Will Cord Cutting Save You Money?

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Will cutting the cord save you money, cost about the same, or actually cost you more when compared to your current cable subscription?

As you read through this guide, keep track of the different options that appeal to you, and then use the following process to calculate your savings.

  1. Start with your current cable bill and figure out what a year of your current subscription costs. Be sure to include taxes, rental fees, and any expiring promotional deals that could add to the overall total.
  2. The next step is to total up the hardware you would need to add to both access the content you want to watch (antennas and/or streaming devices), and the infrastructure to get ensure the content reaches to your devices (router upgrades, signal boosters, analog-to-digital converters).
  3. After that, if you are opting to add streaming services to your cord-cutting strategy (rather than relying solely on free, over-the-air broadcasts), price out what the services you would want would cost over a 12-month span. Factoring in any additional ISP costs would make sense here as well if you are trying to create as true a comparison as possible.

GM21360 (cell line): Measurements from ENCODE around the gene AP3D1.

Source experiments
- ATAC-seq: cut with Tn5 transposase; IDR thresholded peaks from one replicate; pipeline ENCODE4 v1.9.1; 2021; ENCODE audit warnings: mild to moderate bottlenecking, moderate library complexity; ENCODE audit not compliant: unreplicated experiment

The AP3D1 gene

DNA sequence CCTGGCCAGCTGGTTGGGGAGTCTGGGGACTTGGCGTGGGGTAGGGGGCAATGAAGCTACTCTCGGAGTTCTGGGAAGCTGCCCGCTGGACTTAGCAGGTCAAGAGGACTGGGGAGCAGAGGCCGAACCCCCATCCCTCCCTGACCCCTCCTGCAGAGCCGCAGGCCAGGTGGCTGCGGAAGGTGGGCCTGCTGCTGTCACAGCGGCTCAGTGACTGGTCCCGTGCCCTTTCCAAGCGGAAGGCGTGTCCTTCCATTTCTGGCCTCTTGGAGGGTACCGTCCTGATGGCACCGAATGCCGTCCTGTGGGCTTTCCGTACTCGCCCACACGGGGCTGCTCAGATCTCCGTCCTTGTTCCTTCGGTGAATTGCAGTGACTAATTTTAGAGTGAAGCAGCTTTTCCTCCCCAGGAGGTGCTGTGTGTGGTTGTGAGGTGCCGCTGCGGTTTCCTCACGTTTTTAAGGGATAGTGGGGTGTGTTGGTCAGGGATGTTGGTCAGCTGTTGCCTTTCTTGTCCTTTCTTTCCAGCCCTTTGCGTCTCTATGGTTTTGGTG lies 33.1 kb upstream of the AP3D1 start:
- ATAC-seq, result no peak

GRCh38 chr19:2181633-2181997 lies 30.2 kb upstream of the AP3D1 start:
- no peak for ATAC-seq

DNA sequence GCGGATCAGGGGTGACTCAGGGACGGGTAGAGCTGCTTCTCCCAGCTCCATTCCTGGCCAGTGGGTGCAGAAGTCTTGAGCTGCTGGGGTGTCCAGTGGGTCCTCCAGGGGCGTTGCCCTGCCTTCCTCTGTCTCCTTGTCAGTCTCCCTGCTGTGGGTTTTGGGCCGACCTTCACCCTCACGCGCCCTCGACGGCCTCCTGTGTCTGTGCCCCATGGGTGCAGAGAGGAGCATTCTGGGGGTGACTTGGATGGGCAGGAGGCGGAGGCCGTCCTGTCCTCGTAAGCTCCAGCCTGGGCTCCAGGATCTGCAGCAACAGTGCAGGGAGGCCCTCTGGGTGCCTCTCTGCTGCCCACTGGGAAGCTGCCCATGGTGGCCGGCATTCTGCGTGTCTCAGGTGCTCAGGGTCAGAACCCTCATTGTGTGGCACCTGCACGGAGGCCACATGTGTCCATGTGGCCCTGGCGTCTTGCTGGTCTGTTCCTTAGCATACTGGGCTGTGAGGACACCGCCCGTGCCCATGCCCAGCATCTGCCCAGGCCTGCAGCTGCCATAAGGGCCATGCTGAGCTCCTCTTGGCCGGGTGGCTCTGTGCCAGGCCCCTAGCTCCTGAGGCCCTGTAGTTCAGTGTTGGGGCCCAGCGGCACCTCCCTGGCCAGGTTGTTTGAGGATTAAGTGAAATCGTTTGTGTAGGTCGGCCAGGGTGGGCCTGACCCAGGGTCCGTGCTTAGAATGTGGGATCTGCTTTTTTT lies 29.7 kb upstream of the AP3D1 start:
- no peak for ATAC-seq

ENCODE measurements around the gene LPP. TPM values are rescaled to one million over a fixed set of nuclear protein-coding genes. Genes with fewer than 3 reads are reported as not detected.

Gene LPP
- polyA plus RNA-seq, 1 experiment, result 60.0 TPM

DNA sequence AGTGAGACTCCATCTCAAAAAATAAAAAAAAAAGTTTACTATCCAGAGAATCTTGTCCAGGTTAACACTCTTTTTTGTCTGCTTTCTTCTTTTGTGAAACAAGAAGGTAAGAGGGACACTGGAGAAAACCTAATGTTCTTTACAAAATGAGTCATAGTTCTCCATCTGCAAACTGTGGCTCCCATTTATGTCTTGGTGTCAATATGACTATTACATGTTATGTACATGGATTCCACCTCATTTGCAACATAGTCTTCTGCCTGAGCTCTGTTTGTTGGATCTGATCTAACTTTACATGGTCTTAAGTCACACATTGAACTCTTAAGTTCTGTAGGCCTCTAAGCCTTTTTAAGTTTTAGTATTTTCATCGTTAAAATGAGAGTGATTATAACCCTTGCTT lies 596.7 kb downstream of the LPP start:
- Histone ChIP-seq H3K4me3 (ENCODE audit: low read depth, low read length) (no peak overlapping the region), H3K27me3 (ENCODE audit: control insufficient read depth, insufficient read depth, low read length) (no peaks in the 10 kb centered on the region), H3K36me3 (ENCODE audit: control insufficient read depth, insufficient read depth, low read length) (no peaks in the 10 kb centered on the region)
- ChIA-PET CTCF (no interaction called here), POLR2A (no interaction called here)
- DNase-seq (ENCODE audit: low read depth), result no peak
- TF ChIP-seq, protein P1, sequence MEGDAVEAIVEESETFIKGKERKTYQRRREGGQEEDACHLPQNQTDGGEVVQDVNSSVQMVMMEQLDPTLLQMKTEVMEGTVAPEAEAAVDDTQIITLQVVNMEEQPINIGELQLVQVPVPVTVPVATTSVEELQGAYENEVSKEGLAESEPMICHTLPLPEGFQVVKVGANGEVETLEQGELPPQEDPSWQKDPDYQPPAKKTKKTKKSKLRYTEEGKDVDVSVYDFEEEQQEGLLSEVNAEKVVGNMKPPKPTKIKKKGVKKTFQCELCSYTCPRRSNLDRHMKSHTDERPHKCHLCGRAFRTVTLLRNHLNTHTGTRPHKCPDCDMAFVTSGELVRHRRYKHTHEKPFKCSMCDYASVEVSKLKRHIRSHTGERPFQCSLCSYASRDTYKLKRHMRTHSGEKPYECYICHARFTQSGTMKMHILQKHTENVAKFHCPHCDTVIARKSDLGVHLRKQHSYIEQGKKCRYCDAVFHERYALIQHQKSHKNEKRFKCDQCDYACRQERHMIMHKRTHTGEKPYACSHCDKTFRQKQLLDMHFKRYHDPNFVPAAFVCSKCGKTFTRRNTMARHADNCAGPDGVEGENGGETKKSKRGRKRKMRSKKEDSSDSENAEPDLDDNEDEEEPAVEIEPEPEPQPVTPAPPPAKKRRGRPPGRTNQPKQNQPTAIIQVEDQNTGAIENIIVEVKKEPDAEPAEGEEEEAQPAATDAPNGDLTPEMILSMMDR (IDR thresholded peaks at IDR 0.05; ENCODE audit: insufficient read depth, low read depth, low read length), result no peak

4. Finally, compare the annual cable costs to the annual costs of your cord-cutting plan. If cutting the cord results in financial savings and a selection of content you are satisfied with, it’s time to start prepping for that cable cancellation call!

If you end up with a result that skews in favor of cable, it may be worth extending your projections from one year to two or more. Keep in mind, the hardware portion of your calculations represent one-time purchases that won’t be repeated each year (unlike device rentals that not only repeat, but often increase over time). Also, some cable companies will charge you for breaking a contract early. As such, some households will see much more significant savings the farther away from their cable subscription days they get. Depending on cancellation fees and the extent that you need to purchase new devices, you may actually end up spending a little bit more in your first year of cord-cutting before the real savings kick-in.

The decision to cut the cord and replace your cable subscription with other options involves a lot of considerations. That being said, once some of the key details like hardware and network optimization have been ironed out, the freedom to add and modify your content selections relatively inexpensively can be liberating.

In the next section, we’ll explore the different ways you to get your local TV channels in HD quality, without a cable television subscription.

Continue to Part 2

Cord-Cutter Guide Sections